Your Mind on Twitter

What makes for a memorable book? Sometimes it’s a story; sometimes it’s just one line.

I resisted Tim Ferriss’ 4-Hour Work Week for years for the same reason I generally and to a fault resist anything that feels over-hyped, like Coldplay or Downton Abby. But when I finally did succumb, there were sections I found compulsively readable and relateable. And one rule of thumb I’ve tried to live by since: Check your email as little as possible, and no more than 4 times a day.

Despite the nature of working in a communications job, I avoid living my life in email clutter. I want to spend my days with clear focus, and trying for creativity, invention – I’m an idealist – and by the status quo of what my business allows, that’s usually web-based or interactive or pitch/writing-intensive and requires breathing time away from the email barrage. I remember taking a vacation from a stressful job once and finding that entire chains would back and forth throughout the day that would eventually get answered, and could have been more easily achieved were there just one question and one response. I think we’ve all had “aha” moments like this, and we’re all culprits of causing them.

Seth Godin, who blogs short but great start-your-day-productively posts, recently concurred Ferriss’ point about email. Submerge yourself, or worse respond too quickly and reactively, and you are undermining valuable hours of your day.

To this he added that while he sees value in Twitter, it’s “not really me.” He gives a nice shout to Ferriss, who, at over 321,000 followers, it’s safe to say, rocks Twitter. One assumes Ferriss thinks more highly of Twitter in terms of reach and real-time accessibility than he does about email. I’ve come to agree. It’s not that I’ve gotten lazy about reading longform writing. It’s just that, when I need information before starting my day, I’d rather read with the widest breadth and variety, and when I disseminate information, I enjoy the challenge, as a wordy publishing person, of getting to the point in byte-size.

As I tweeted recently, I think Godin misses an audience in not devoting time to Twitter– (he clearly blogs, and concisely, without any problem). Twitter is still possibly the best social media device to expand readership, because you’re not just talking to book readers when you’re tweeting, and this is even more important for nonfiction writers whose interests are broadly applicable to real life and current affairs.

But I agree with Godin’s suggestion that you shouldn’t attempt Twitter haphazardly, without a messaging strategy, an ideal audience, and something you want to learn and gain. You should, in essence, set out to do it well. Look at the wasted time we’re spending on Twitter according to this recent (however subjective) report from HBR.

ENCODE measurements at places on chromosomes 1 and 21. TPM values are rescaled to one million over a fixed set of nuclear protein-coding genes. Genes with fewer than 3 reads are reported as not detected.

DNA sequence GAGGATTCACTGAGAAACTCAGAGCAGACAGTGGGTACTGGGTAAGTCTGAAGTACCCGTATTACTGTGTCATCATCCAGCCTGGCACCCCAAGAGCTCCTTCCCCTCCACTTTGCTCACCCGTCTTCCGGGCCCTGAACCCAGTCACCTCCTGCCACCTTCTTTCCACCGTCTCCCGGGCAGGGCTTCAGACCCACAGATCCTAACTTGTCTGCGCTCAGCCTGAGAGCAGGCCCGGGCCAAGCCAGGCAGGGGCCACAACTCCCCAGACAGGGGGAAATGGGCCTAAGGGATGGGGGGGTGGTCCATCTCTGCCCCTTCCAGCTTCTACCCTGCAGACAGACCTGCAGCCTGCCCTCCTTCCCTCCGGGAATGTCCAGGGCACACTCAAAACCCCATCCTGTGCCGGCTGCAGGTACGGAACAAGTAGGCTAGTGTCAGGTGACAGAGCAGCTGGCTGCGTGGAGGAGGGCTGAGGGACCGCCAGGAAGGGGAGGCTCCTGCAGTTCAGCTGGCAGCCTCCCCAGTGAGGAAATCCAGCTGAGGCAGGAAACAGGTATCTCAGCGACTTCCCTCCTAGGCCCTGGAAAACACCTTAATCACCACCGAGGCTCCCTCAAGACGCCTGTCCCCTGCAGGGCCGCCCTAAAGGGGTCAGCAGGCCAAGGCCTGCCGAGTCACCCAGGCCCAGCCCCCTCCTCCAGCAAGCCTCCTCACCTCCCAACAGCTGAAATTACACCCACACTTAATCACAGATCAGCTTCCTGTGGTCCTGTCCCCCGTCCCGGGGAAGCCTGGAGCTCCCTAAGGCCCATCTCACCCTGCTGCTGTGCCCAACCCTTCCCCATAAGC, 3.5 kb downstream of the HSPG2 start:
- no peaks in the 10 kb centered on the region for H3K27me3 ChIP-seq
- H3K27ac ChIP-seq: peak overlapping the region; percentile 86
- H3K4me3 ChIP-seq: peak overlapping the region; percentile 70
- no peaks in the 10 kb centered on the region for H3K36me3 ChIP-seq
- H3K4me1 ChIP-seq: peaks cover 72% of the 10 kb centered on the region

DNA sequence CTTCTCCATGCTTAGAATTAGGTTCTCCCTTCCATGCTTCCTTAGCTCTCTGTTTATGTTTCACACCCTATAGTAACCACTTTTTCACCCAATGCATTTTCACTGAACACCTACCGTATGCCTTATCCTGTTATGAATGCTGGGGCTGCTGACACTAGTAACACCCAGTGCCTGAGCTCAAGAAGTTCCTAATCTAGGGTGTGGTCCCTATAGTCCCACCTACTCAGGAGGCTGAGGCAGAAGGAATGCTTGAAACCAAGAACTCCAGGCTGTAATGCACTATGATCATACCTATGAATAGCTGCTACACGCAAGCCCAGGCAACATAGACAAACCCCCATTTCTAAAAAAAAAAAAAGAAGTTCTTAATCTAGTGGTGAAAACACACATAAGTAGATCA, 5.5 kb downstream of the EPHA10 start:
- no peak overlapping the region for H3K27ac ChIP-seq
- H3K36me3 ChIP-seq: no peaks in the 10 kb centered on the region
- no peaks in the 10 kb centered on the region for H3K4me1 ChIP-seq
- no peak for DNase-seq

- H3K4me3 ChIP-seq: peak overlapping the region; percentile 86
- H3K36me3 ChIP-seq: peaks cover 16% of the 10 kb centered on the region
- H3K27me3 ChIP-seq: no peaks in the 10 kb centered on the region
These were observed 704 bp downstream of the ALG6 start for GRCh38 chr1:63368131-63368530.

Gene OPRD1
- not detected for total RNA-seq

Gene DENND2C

I think everyone, and not just authors, can benefit from making a good sport go at Twitter, and here’s how:

-challenge your brain to think in terms of time-efficiency (a la Ferriss): How fast can I convey relevant information?

-think with every tweet: am I navel-gazing here, or addressing something important? (Of course, allow yourself the once in a while joke that only you find funny, or the celebrity dish you covet. People want people on Twitter: not avatars.)

-shift your view to recognize the power of brevity: it can be a big benefit to both your general communication and your reading comprehension skills. What if corporate policy were limited to emails written in 140 characters? We might have to de-flower our language more (i.e. less bullshit).

-scan quickly for what’s most relevant to you via search; don’t just browse your homefeed endlessly, or distract yourself from work by Twitter stalking.

-consider yourself a bottomless news vessel. Twitter has personally made me feel more informed than any other internet device.

-if you think you’re spending too much time on Twitter, cap yourself. The median for those who tweet spend 30 minutes a day on it. So safely limit yourself to 25. 🙂

Have other opinions and tactics for Twitter? Agree with Seth Godin or Tim Ferris? We always want to hear from readers. See also:

Work Optional - Tanja Hester

Tanja Hester

"Ms. Hester gets you to think about how you might retire early, forc[ing] you to ponder how you could cut current spending and increase your income, savings and the rates they earn." — The New York Times